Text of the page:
Here’s another installment in my FAQ series.
I’ve always had trouble explaining what I do to non-technical people. It’s gotten better over the years, but it’s still a struggle to explain my job.
Usually, the conversation goes like this:
Q: What do you do for work?
A: I work for a big software company.
Q: Cool. What company?
Q: <Blank look>
A: Oracle sells software for businesses.
Q: <Relieved look>Oh. So you write code?
A: No, not anymore.
Or some variant of that. Depending on how much I feel like talking, I might say “I surf the Internet all day” just to bend the person’s mind a bit.
The answers get even tougher when I talk to people in tech. When you say Oracle to the average geek, the immediate assumption is database. After I explain that I work in Apps, it gets even harder to explain what I do here at the ‘Lab.
My answer when I don’t feel like explaining in this case is, “I blog”.
We here at the ‘Lab have very unique and cool jobs. If you’re new here or you’ve always wondered, here’s a brief synopsis of our charter.
We were formed back in April 2007 to explore innovation within Applications. I use the three E’s to remember our original charter:
We spent a lot of time early on explaining what 2.0 is (and is not) and why 2.0 matters. This is an activity of the past now, and everyone seems to agree that 2.0 is important. We probably had very little to do with raising the importance, but we can offer first-hand experience when people ask for further education, e.g. how do I start a blog, what if someone posts porn, how do I start a community, etc.
Again, this activity has changed since we started. Before it was about convincing people that 2.0 matters. Now, it’s more honing the message to what about 2.0 matters, e.g. you can’t always throw a blog or a wiki at a product and says it’s 2.0.
Of course, this is a subjective area where my opinion differs from others. We try to focus on the principles I list further down to keep ourselves grounded.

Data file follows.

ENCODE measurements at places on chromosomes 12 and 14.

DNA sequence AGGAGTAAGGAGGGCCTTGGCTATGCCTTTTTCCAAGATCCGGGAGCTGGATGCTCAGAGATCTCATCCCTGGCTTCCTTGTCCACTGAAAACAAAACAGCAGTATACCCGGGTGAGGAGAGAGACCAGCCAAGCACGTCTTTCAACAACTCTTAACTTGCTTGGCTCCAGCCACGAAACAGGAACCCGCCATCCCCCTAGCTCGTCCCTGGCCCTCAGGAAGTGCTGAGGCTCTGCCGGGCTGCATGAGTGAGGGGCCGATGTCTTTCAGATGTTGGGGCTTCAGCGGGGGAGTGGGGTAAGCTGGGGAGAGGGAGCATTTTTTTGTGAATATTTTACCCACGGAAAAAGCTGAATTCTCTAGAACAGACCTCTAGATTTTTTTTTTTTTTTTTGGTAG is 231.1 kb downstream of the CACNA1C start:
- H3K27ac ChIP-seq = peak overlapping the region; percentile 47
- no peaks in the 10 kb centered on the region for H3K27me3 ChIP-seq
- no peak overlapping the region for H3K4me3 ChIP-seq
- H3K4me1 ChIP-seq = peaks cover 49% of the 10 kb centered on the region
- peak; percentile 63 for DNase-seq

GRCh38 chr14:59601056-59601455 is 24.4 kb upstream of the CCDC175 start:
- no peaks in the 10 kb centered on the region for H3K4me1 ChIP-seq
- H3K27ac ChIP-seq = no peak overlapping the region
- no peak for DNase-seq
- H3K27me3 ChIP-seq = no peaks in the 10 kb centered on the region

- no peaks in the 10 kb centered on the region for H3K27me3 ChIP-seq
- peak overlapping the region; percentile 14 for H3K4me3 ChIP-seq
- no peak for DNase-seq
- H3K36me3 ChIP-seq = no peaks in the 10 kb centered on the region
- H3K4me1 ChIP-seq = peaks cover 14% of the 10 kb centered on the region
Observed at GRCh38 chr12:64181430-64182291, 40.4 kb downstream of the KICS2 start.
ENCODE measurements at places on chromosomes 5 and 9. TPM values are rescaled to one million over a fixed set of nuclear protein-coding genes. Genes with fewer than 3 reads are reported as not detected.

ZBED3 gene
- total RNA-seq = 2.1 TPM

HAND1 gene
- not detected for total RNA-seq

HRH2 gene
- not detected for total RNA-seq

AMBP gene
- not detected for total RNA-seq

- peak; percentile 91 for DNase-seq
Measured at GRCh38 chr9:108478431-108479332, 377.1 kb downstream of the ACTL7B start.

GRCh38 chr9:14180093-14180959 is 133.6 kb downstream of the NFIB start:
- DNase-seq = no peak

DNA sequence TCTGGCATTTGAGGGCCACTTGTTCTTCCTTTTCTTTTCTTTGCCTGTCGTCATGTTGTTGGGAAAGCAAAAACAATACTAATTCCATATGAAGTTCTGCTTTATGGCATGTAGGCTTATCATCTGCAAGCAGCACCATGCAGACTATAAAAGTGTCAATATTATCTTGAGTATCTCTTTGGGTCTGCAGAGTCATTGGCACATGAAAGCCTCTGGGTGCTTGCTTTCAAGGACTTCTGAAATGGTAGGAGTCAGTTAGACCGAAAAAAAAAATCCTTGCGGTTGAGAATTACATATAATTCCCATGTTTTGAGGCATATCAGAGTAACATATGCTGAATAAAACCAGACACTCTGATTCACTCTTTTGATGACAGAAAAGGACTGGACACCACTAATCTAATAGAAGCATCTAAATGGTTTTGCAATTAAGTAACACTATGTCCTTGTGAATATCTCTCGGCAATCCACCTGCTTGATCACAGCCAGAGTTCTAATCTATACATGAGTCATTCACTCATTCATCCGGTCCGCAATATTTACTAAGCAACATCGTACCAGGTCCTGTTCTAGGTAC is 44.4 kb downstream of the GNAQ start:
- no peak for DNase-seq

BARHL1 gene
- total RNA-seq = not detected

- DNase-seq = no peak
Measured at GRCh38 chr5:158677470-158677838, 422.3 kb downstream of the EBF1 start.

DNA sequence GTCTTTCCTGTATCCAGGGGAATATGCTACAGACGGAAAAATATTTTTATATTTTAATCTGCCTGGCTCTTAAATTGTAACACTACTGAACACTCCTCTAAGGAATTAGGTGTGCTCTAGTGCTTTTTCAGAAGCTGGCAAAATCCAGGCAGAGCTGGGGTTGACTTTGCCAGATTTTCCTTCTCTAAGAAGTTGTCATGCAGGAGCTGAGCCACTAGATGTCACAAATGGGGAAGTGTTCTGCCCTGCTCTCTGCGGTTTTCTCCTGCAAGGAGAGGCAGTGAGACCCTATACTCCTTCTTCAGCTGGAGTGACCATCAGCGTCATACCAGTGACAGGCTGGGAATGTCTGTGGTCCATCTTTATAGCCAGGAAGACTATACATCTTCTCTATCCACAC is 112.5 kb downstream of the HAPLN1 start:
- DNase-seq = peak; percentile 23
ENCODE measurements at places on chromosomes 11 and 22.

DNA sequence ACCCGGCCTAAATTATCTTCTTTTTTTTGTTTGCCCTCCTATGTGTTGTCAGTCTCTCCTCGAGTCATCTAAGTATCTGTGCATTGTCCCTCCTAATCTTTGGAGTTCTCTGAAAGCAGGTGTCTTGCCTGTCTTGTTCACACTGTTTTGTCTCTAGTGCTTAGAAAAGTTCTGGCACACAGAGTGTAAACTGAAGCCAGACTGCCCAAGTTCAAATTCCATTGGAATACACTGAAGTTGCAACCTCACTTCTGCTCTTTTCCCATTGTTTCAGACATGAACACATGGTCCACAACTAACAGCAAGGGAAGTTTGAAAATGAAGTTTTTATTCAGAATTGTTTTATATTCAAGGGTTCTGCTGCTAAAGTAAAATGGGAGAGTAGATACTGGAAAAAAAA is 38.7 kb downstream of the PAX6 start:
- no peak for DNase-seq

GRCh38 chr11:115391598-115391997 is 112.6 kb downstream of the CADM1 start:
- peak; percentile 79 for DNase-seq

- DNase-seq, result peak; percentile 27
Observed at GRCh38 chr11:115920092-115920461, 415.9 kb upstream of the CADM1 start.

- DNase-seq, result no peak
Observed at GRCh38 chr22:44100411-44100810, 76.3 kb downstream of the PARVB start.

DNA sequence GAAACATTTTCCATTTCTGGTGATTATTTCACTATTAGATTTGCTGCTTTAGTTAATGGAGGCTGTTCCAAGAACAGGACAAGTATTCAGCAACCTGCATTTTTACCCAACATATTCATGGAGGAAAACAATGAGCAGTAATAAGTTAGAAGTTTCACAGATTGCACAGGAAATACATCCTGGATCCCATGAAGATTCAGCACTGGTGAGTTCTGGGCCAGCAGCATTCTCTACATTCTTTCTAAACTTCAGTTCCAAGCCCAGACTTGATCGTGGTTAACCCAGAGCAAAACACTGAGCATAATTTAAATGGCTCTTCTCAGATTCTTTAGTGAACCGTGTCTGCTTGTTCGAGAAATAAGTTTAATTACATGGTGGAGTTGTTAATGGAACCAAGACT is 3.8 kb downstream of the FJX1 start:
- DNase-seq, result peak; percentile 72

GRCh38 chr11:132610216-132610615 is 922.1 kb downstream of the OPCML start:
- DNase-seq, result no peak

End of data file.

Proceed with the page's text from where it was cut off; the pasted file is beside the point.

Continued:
We always knew that talking would only get us so far. So, from the get-go, we knew we’d need to show people and let them kick the tires. We don’t have all the answers or the domain expertise to say confidently what will work for a particular group of users. Our goal was to provide a sandbox where product teams could get a feel for 2.0 and make that leap themselves.
The light goes on, and someone says, “this would be great for x problem our users face.”
This is why we built Connect. We operated initially as a skunkworks outfit, but those days are long gone.
Update: Dan’s comment points out that I did a poor job of explaining. So, I’ve added some meat to the bullets, expanding them into sections.
We’ve always followed two very simple principles.
- Web 2.0 is about people, not technology (chat, forums, search, blogs, wikis, RSS, tagging, social networks, etc.).
- Execution wins.
Following these principles, we built sites like Connect and Mix to execute on the first two E’s. An unexpected and happy side effect to our work is that people outside Apps used our stuff and got interested and involved in what we’re doing.
As the tide has risen for Web/Enterprise 2.0 over the past few months, we’ve done less innovative thinking and more maintenance and enhancement. So, what I do every day now is very different than a year or even six months ago.
Because I don’t code, which is a good thing for the team, I wear a lot of hats. In fact, my role reminds me a lot of my startup experiences from back in the Bubble.
So, lately, I’ve been saying I work in a startup within the giant behemoth that is Oracle, and in many ways, this is very true. Like a startup, we’re a very small team with many responsibilities. Also, we have to be nimble with our strategy and able to change direction depending on demand for our services.
We have very demanding jobs and work like we’re at a startup. I frequently see mail from Rich and Anthony in the wee hours. I’m actually suspicious SkyNet replaced them with cyborgs sent back through time, since they are rarely offline or not working.
Anyway, we might have the coolest jobs at Oracle, depending on whom you ask. I’ve been at Oracle for 10 years now, in several different capacities, and this is the most fun I’ve had yet, even if it’s the hardest to describe.
Which is why I tell people that I blog.